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infinite energy

New Book Honors Scientific Legacy of Fleischmann

Christy L. Frazier
September 3, 2014 Published in IE #117


Developments in Electrochemistry

A new book honoring the scientific legacy of the late Prof. Martin Fleischmann has just been published by John Wiley & Sons. Developments in Electrochemistry: Science Inspired by Martin Fleischmann is edited by Derek Pletcher, Zhong-Qun Tian and David E. Williams, with 19 chapters (including the Introduction) about electrochemistry-related science written by electrochemists. Infinite Energy readers will be particularly interested in the chapter written by Melvin Miles and Michael McKubre, “Cold Fusion After a Quarter-Century: The Pd/D System.” Miles notes that he was picked as the cold fusion author and asked McKubre to assist him. He said he may have been chosen because he is “the only one other than Stan Pons who has written papers with Martin Fleischmann about calorimetry and the palladium-deuterium system.” Miles co-authored a number of papers during the last part of Fleischmann’s career.

Wiley’s website describes the book as “neither a biography nor a history” of Fleischmann’s contributions but rather a “series of critical reviews of topics in electrochemical science associated with Martin Fleischmann but remaining important today.” The chapters begin with an outline of Fleischmann’s contribution to the topic, followed by examples of research, established applications and prospects for future developments.

Editor Derek Pletcher worked with Fleischmann for 15 years at the University of Southampton. The book project was initiated because, “We believe Martin to have been a leading international scientist with very broad interests and a very warm personality and that we had benefitted greatly from our association with him (this includes some who were/are strongly anti cold fusion). We were therefore seeking a way to honor his memory and this became the book.”

The editors’ introduction, “Martin Fleischmann: The Scientist and the Person,” highlights great respect for Fleischmann’s approach to science and forward-thinking skill. They write: “Often his ideas were ahead of the ability of equipment to carry out the experiments, and it was only a few years later that the ideas came to fruition and it became possible to obtain high-quality experimental data.”

One of the editors, David Williams, was on the team at Harwell Atomic Energy Laboratory that purported to have negative results in replicating the cold fusion effect in 1989. Yet, in the Introduction the basic story of cold fusion is laid out and Fleischmann’s willingness to the end of his life in August 2012 to “defend the underlying concepts as well as his experiments” is recorded. They conclude, “It is inevitable and appropriate that this book contains a chapter on cold fusion that takes a positive view.”

McKubre appreciates the editors’ willingness to include what became a major part of Fleischmann’s scientific legacy. He said of the book, “This was a first class endeavor. I am very happy that it was done, and that cold fusion was included. At the end of Julian Schwinger’s life they rewrote his biography and reedited his bibliography to exclude mention of cold fusion. It is great to see that the electrochemistry community is not as narrowminded as the nuclear physics community seemed to be.”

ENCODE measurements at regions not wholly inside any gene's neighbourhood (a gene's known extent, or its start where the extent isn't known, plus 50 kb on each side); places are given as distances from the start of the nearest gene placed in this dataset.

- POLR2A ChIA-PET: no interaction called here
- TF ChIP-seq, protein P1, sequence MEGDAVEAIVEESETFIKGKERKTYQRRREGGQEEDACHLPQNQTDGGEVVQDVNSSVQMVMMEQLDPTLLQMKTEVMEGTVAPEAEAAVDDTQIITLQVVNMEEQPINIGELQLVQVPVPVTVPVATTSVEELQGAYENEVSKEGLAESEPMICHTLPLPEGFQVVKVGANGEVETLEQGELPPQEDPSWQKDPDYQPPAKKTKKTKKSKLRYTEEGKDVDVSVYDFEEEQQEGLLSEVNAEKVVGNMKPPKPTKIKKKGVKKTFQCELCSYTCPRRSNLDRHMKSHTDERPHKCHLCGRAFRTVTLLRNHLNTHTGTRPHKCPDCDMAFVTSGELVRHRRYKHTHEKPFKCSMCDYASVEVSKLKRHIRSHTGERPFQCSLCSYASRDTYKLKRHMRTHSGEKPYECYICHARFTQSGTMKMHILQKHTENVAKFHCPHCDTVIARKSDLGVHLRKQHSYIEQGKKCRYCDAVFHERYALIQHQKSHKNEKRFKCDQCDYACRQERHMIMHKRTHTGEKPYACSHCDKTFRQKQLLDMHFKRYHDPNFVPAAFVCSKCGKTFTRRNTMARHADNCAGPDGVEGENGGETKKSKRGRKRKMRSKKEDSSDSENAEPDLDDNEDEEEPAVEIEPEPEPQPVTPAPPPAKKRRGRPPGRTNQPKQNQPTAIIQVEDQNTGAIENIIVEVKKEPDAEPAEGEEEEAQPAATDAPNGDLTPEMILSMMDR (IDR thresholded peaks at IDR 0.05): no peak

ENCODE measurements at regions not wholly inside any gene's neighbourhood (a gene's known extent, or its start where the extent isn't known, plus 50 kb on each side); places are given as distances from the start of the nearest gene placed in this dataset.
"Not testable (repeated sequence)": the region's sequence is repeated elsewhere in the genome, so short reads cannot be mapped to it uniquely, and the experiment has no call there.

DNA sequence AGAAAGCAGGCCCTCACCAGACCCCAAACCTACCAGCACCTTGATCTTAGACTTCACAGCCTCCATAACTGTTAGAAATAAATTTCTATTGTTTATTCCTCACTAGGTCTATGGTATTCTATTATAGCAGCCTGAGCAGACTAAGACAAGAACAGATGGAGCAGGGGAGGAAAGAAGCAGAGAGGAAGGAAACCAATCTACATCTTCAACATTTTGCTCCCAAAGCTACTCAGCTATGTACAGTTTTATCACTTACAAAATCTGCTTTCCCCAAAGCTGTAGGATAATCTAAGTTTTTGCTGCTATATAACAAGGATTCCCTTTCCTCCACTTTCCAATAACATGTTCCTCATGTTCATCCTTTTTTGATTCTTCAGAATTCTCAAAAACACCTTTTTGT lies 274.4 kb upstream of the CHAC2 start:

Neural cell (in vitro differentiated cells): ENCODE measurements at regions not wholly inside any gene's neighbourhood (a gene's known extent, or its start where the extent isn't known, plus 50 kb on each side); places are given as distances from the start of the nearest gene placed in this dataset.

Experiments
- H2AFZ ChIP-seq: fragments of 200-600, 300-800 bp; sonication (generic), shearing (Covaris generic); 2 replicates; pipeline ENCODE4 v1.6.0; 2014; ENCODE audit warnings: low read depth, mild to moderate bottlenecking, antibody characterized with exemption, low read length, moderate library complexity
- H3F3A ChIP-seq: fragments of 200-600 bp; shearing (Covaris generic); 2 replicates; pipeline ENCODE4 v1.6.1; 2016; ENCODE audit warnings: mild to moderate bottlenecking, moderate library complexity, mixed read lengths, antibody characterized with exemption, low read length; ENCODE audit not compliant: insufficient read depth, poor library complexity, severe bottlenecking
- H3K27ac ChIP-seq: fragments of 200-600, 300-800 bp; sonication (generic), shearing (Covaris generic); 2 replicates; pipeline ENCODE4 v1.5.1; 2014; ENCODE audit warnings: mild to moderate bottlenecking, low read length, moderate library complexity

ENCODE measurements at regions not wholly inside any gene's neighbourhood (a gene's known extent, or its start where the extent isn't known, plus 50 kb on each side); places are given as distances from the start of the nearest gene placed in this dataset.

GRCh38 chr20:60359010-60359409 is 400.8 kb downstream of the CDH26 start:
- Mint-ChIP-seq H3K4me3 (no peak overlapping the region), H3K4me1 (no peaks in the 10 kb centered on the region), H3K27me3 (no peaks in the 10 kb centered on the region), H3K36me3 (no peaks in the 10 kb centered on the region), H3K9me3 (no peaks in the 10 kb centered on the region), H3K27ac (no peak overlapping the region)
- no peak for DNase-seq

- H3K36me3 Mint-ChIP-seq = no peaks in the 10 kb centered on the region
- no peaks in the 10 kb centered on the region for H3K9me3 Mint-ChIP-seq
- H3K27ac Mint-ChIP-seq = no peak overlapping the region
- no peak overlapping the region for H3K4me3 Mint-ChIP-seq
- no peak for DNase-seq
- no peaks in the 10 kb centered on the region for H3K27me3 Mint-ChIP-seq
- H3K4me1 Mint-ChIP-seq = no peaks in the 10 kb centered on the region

The cold fusion chapter by Miles and McKubre focuses on “the multithreshold materials constraints that prevented easy reproducibility” of the Fleischmann-Pons (F-P) heat effect and the “brilliant, but largely not understood, implementation” of the F-P calorimeter. They note that some will believe that cold fusion “represents Martin Fleischmann’s greatest scientific failure.” They argue that the work may instead be one of the greatest contributions that Fleischmann made to science, noting that “few would have had the vision to see such a possibility, the courage to pursue it and the skill to test it” and that the F-P heat effect “is the sort of invention that only a man of Fleischmann’s knowledge, genius, confidence and courage was capable of making.”

Miles and McKubre conclude that “the future of Fleischmann’s dream must be practical, and therefore the heat effects must be cheaper, easier and of much larger scale and gain.” Future experiments are likely to utilize small-dimension materials including metals other than palladium in high-temperature.

Other chapters in the book include: A Critical Review of the Methods Available for Quantitative Evaluation of Electrode Kinetics at Stationary Macrodisk Electrodes; Electrocrystallization: Modeling and Its Application; Nucleation and Growth of New Phases on Electrode Surfaces; Organic Electrosynthesis; Electrochemical Engineering and Cell Design; Electrochemical Surface-Enhanced Raman Spectroscopy; Applications of Electrochemical Surface-Enhanced Raman Spectroscopy; In-Situ Scanning Probe Microscopies; In-Situ Infrared Spectroelectrochemical Studies of the Hydrogen Evolution Reaction; Electrochemical Noise: A Powerful General Tool; From Microelectrodes to Scanning Electrochemical Microscopy; In-Situ X-Ray Diffraction of Electrode Surface Structure; Tribocorrosion; Hard Science at Soft Interfaces; Electrochemistry in Unusual Fluids; Aspects of Light-Driven Water Splitting; Electrochemical Impedance Spectroscopy.

Developments in Electrochemistry: Science Inspired by Martin Fleischmann is available in hardcover ($115) and e-book format ($92.99) from the publisher at, and is also available on Amazon. According to editor Derek Pletcher, proceeds from sales will be used to fund a Biannual Fleischmann Lecture at the Annual Conference of the Electrochemistry Group of the Royal Society of Chemistry.


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